The tale of new technologies causing the death of work is the prophecy that keeps on giving. Despite evidence to the contrary, we still view technological change today as being more rapid and dramatic in its consequences than ever before.
The mistaken view that robots will take our jobs may come from a human bias to believe that “we live in special times”. An absence of knowledge of history, the greater intensity of feeling about events which we experience first-hand, and perhaps a desire to attribute significance to the times in which we live, all contribute to this bias.
In the 1930s, John Maynard Keynes envisaged that innovations such as electricity would produce a world where people spent most of their time on leisure activities. In the United States in the 1960s, Lyndon Johnson established a Presidential Commission to investigate fears that automation was permanently reducing the amount of work available.
Australia has not escaped the prophecy, with similar concerns about the future of work expressed in the 1970s.
In their history of Monash University, Graeme Davison and Kate Murphy report that:
In 1978, the historian Ian Turner, organised a symposium on the implications of the new technologies. The world, he predicted, was about to enter a period as significant as the Neolithic or Industrial revolutions. By 1988, at least a quarter of the Australian workforce would be made redundant by technological change…
Some years later, Barry Jones continued the gloomy forecasts in his best-seller Sleepers Wake!:
In the 1980s, new technologies can decimate the labour force in the goods producing sectors of the economy…
Of course, none of this came to pass in Australia; just as work did not disappear in the 1930s in the United Kingdom, or the 1960s in the United States.
Yet today, we are seeing the resurrection of the prophecy. Commentary on the Australian labour market abounds with claims that the world of work is undergoing radical and unprecedented change.
The increased application of computer-based technologies in the workplace is suggested to be causing a reduction in the total amount of work available; or to be bringing a more rapid pace of substitution of machines for humans than has been seen previously.
Have you read?
No evidence for the death of work
In recent research with Michael Coelli, we argue that the prophecy is no more likely to be realised in the 2010s in Australia than in the 1970s.
Certainly, there is no evidence that the death of work is at present underway. Since the mid-1960s the aggregate hours worked by the Australian population (on a per capita basis) has remained stable.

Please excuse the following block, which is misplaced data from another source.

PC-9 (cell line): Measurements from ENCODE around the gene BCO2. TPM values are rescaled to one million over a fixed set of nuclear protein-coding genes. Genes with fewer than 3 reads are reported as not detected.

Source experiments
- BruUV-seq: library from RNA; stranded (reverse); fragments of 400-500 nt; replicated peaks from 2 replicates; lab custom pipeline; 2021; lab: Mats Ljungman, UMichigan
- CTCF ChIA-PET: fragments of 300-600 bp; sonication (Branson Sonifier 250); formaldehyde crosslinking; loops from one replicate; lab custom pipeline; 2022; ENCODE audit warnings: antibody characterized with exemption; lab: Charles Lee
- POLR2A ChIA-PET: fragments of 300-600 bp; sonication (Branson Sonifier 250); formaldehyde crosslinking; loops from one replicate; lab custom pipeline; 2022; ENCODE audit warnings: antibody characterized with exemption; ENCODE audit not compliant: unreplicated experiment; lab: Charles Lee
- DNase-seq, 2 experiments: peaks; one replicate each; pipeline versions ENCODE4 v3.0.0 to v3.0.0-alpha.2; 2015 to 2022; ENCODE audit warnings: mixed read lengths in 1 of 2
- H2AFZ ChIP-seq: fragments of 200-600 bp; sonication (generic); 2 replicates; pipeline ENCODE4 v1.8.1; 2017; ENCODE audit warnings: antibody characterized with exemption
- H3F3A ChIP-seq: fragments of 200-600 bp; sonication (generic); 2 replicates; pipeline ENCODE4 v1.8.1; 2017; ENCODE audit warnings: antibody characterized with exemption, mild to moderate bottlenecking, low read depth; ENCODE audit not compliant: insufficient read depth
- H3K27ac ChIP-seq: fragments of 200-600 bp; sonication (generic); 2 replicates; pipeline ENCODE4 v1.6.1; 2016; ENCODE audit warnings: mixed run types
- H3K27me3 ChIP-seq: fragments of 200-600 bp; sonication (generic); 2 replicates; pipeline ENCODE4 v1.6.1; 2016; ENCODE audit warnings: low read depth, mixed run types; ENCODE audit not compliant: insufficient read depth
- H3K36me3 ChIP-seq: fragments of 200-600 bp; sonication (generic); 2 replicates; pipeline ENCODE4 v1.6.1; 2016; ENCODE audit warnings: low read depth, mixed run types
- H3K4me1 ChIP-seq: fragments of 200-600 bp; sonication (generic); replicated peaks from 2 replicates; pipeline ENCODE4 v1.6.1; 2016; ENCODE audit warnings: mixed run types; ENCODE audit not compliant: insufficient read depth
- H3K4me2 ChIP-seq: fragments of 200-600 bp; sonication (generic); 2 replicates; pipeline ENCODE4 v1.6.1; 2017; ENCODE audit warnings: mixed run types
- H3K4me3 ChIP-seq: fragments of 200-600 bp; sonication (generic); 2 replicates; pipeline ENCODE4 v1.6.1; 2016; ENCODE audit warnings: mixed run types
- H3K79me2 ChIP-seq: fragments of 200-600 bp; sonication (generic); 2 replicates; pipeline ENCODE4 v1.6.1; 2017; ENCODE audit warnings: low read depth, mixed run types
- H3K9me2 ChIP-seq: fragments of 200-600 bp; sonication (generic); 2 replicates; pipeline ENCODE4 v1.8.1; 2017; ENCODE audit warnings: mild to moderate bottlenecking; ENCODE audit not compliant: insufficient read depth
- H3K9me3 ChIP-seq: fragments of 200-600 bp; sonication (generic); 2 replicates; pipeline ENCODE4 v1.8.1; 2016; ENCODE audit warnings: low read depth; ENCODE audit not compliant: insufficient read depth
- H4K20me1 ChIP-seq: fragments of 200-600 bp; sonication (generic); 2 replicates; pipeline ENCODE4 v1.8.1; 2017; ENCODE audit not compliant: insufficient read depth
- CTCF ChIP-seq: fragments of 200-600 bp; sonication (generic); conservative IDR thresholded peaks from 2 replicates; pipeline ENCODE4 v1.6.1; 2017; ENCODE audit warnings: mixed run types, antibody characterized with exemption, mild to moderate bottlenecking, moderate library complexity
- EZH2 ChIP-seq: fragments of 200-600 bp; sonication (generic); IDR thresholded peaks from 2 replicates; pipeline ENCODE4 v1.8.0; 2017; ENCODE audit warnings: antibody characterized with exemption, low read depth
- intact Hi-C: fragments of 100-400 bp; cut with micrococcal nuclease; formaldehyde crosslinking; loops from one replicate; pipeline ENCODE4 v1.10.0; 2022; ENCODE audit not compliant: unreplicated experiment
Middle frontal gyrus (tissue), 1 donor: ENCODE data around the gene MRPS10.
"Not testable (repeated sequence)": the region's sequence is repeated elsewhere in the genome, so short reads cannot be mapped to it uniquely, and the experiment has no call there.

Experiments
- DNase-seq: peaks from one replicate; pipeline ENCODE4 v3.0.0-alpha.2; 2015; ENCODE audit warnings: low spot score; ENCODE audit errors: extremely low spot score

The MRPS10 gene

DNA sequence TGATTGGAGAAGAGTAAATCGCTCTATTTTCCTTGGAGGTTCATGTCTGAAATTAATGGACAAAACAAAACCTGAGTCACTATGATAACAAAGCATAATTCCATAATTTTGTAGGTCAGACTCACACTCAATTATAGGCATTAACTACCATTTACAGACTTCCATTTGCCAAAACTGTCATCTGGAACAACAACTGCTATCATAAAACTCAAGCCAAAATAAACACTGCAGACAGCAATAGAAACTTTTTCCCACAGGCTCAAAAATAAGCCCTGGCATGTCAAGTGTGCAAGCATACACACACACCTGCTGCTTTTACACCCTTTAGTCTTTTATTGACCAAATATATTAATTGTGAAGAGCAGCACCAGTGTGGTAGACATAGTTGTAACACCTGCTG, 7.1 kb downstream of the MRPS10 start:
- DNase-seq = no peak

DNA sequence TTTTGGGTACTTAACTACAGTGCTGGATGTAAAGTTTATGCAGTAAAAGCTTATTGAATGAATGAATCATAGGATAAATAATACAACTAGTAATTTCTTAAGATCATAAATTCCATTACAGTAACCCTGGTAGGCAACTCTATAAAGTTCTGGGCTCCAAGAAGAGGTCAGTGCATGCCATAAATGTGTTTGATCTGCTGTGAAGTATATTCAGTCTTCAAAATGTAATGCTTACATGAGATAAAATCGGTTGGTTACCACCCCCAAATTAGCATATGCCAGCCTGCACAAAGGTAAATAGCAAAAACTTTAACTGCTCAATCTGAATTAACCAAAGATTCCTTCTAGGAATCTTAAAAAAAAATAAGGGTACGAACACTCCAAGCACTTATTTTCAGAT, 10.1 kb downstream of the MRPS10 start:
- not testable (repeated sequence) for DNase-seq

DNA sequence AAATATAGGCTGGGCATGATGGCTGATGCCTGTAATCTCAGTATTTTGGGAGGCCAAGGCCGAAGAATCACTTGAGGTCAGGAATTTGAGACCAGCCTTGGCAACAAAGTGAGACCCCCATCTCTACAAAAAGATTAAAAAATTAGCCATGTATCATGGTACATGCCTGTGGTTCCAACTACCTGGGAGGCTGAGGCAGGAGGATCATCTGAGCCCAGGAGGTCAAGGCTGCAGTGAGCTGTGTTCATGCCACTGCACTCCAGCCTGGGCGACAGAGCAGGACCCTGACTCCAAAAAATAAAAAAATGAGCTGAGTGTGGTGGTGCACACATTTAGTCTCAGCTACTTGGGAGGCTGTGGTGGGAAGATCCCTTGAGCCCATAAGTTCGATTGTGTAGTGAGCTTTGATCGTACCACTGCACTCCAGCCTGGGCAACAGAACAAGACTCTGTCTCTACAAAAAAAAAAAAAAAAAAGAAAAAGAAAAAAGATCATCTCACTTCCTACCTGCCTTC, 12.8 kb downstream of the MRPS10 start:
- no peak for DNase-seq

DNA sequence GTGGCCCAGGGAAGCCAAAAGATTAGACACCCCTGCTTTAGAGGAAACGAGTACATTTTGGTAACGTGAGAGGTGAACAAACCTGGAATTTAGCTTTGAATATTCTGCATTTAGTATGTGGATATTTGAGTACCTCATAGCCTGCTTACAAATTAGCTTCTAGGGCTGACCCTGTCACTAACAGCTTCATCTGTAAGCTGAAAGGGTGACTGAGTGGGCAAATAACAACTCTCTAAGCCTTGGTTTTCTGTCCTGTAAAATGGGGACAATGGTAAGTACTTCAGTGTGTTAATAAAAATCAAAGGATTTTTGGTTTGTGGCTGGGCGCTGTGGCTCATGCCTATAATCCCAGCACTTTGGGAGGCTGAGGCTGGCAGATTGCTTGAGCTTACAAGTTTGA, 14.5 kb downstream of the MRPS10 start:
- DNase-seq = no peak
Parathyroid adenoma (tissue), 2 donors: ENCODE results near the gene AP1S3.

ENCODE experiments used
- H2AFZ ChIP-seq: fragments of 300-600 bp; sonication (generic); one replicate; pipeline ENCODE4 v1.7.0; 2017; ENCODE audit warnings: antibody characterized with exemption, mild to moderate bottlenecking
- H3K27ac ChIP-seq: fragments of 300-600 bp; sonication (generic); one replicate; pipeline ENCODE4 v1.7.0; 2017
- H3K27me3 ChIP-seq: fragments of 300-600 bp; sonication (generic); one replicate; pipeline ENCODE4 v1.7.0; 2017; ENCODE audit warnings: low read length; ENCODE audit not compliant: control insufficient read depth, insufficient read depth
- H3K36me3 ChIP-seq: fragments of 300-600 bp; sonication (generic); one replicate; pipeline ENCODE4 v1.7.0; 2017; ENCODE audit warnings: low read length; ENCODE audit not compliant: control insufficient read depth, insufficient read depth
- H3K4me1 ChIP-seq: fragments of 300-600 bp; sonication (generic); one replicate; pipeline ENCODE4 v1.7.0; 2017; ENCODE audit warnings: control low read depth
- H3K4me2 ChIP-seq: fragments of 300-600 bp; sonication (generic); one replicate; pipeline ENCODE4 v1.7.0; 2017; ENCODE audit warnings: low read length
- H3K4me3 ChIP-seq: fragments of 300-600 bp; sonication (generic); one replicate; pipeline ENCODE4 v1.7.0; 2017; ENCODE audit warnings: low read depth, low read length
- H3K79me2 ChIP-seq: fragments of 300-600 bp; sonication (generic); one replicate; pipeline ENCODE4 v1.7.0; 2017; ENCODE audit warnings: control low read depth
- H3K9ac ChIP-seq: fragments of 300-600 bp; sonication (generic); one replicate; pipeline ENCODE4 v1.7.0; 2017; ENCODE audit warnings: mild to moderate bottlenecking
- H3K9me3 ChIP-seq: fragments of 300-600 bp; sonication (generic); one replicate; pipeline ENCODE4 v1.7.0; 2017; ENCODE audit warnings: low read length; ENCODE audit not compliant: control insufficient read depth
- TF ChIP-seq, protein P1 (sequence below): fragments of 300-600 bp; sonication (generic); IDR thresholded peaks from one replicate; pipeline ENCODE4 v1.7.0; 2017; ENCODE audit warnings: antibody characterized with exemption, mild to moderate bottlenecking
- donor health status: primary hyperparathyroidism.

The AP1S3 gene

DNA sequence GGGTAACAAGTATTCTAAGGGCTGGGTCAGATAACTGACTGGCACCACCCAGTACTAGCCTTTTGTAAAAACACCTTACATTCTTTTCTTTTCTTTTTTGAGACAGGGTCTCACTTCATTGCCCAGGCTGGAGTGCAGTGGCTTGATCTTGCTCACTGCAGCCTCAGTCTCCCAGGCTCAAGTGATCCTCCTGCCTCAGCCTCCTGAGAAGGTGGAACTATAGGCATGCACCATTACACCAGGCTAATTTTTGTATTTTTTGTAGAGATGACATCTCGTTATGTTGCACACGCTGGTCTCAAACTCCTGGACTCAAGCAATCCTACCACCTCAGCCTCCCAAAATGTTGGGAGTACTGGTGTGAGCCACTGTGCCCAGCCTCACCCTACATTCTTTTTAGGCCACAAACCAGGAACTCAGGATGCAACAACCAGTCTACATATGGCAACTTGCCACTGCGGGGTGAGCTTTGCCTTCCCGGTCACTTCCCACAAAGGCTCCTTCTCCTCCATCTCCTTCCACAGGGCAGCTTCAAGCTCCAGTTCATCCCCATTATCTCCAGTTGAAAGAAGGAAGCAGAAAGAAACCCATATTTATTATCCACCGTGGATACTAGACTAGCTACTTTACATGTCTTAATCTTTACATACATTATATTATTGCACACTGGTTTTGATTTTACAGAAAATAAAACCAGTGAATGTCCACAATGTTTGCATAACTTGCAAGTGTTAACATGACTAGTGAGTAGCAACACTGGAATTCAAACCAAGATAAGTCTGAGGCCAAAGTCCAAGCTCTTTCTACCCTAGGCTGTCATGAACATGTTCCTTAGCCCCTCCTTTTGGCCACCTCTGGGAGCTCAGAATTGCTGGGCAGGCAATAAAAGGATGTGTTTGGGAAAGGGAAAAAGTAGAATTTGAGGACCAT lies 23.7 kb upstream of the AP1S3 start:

In particular, there has been no long-run decline in the aggregate amount of work that matches the timing of the progressive introduction of computers to the workplace since the early 1980s.
Moreover, the pace at which workers are churning between jobs in the Australian labour market is not getting quicker. Not only is there no evidence that more workers are being forced to work in short duration jobs, but what is apparent is that the opposite has happened. The proportion of workers in very long duration jobs has increased over the past three decades.
Why work is not disappearing
There are good reasons why we should not expect new technologies to cause the death of work. New technologies always cause job losses, but that is only part of the story. What also needs to be understood is how they increase the amount of work available.
One way this happens is through the increases in incomes that accompany the application of new technologies. With the introduction of these technologies, it may take less labour time to produce what used to be consumed, but higher real incomes, together with an apparently unlimited human desire to spend, bring extra demand (for existing products as well as for new types of goods and services), and hence for workers to provide those extra goods and services.
As well, new technologies are likely to substitute for some types of workers, but to be complementary to, and hence increase demand for, other types of workers. Computer-based technologies appear to be complementary to workers who perform non-routine cognitive jobs.
In a report on the digitally enabled workforce, Stefan Hajkowicz and co-authors suggest a range of examples for Australia – such as an increase in demand for photographers at the same time as demand for photographic developers and printers has decreased; an increase in demand for graphic designers versus a decrease in demand for printers and graphic press workers; and a decrease in demand for bank tellers simultaneously with an increase in demand for finance professionals.
The end of work is no closer in Australia today than at any time in the past. So, perhaps there is a need to keep disproving the prophecy, to change our mindset.